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Strike Four: Iraqs At It Again

By Linda D. Kozaryn
American Forces Press Service

WASHINGTON, Jan. 7, 1999 – In the fourth strike against Iraqi targets in 11 days, U.S. air forces in the northern no-fly zone over Iraq fired upon an Iraqi mobile missile system.

 

Defense officials said a U.S. Air Force F-16CJ and an accompanying Marine Corps EA-6B picked up radar signals from a Roland mobile missile-system at about 3 a.m. EST Jan. 7. The F-16CJ launched a HARM high-speed, anti-radiation missile at the radar and then left the area.

 

“We do not have a picture of what happened to the Roland, but the radar stopped beaming at precisely the time the HARM was to impact the radar so we assume it was a hit,” said Pentagon Spokesman Ken Bacon. Photographs could not be taken because of cloud cover in the area, he added.

 

The same day, Bacon noted, two Iraqi planes violated the southern no-fly zones. “Two MiG-21s darted into the no-fly zone for a very brief period of time at a time when U.S. aircraft were not in the area,” he said. One stayed seven minutes, the other four.

 

Two days earlier, Jan 5, U.S. fighter jets fired on Iraqi MiG-25s in the southern no fly zone. U.S. aircraft fired on Iraqi surface-to-air missile sites in the southern zone on Dec. 28 and 30.

 

Chairman of the Joint Chiefs of Staff Army Gen. Hugh Shelton, appearing before the Senate Armed Services Committee Jan. 6, called these continuing violations “militarily insignifcant.” Bacon supported Shelton’s assessment.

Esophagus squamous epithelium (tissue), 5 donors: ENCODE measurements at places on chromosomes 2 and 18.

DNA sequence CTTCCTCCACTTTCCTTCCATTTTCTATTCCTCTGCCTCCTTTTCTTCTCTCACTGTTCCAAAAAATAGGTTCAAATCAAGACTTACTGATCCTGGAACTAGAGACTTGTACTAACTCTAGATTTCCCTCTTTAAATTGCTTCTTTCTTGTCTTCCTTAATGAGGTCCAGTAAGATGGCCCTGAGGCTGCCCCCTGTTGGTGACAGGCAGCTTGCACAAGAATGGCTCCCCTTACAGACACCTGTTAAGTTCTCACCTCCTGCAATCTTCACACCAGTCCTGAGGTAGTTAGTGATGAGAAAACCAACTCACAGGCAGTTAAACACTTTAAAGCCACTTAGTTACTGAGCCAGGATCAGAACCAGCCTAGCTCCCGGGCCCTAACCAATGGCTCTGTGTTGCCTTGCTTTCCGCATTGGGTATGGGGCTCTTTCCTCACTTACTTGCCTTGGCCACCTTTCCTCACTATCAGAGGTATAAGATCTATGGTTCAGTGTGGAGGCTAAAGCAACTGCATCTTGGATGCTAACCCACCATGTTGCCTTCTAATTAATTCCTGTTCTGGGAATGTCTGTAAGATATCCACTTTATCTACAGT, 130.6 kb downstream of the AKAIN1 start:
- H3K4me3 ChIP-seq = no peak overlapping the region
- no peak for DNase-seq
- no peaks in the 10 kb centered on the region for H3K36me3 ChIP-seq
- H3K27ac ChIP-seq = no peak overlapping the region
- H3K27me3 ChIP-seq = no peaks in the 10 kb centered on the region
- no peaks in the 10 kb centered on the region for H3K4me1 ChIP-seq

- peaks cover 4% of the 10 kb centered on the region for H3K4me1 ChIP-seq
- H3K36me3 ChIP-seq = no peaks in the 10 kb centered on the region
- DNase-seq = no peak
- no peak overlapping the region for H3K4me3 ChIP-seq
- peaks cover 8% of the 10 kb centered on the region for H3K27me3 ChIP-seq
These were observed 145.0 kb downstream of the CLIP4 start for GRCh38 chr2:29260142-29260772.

For the past two weeks, Bacon explained, Iraq has been making “timid, cheat-and-retreat” incursions into the restricted zones. “That’s basically the pattern we’re seeing day in and day out. There have been some longer violations. Typically, they take place when U.S. planes are not in the box.

 

“I don’t know if these are being done as a way to make Saddam’s pilots feel good that they’re able to tweak our nose or whether they’re doing it to give them practice flying over areas they haven’t been able to fly over since 1992,” Bacon remarked.

 

Asked how long the United States will put up with this constant testing, Bacon replied. “You can turn that question around and ask,  ‘How long will Iraq be content to see its assets eliminated by our missiles because that’s exactly what’s happening.’”

 

The recent strikes demonstrate that the United States will continue to protect its forces and the no-fly zones by whatever means necessary, Bacon said.

 

“We’ve shown in December [during Operation Desert Fox] and before that we can strike with speed, force and surprise at a time of our choosing,” he said. “Should the circumstances arise, we can respond in a variety of ways.”

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